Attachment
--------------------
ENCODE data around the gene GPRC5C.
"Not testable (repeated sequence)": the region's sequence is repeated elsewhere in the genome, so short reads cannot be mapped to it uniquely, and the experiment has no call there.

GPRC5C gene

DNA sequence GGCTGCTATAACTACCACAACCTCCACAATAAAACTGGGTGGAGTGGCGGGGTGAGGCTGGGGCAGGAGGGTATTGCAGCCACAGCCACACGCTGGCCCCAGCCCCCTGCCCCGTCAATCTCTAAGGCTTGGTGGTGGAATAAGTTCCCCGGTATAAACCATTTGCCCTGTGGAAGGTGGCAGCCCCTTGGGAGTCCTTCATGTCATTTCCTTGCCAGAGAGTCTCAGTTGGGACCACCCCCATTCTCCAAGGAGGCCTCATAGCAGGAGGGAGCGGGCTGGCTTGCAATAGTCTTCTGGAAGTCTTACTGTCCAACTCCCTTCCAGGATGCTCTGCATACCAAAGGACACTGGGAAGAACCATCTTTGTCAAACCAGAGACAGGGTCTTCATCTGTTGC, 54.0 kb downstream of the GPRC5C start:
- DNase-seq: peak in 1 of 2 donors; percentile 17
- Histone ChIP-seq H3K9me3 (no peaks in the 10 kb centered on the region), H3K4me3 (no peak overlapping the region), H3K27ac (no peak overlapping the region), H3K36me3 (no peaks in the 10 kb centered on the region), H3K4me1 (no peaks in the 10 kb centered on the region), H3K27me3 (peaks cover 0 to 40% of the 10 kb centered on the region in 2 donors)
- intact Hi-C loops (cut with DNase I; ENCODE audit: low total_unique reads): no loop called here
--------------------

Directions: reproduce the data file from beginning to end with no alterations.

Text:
ENCODE data around the gene GPRC5C.
"Not testable (repeated sequence)": the region's sequence is repeated elsewhere in the genome, so short reads cannot be mapped to it uniquely, and the experiment has no call there.

GPRC5C gene

DNA sequence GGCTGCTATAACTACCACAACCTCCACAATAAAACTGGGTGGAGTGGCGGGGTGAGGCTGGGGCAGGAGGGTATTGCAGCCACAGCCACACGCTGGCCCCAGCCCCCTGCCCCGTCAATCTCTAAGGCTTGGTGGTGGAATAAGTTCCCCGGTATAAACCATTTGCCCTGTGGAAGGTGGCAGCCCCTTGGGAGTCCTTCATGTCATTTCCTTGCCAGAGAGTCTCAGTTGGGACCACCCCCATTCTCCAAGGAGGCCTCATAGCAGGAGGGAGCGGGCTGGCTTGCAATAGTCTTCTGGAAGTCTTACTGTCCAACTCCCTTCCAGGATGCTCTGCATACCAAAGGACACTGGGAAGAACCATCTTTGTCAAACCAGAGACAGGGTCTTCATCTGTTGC, 54.0 kb downstream of the GPRC5C start:
- DNase-seq: peak in 1 of 2 donors; percentile 17
- Histone ChIP-seq H3K9me3 (no peaks in the 10 kb centered on the region), H3K4me3 (no peak overlapping the region), H3K27ac (no peak overlapping the region), H3K36me3 (no peaks in the 10 kb centered on the region), H3K4me1 (no peaks in the 10 kb centered on the region), H3K27me3 (peaks cover 0 to 40% of the 10 kb centered on the region in 2 donors)
- intact Hi-C loops (cut with DNase I; ENCODE audit: low total_unique reads): no loop called here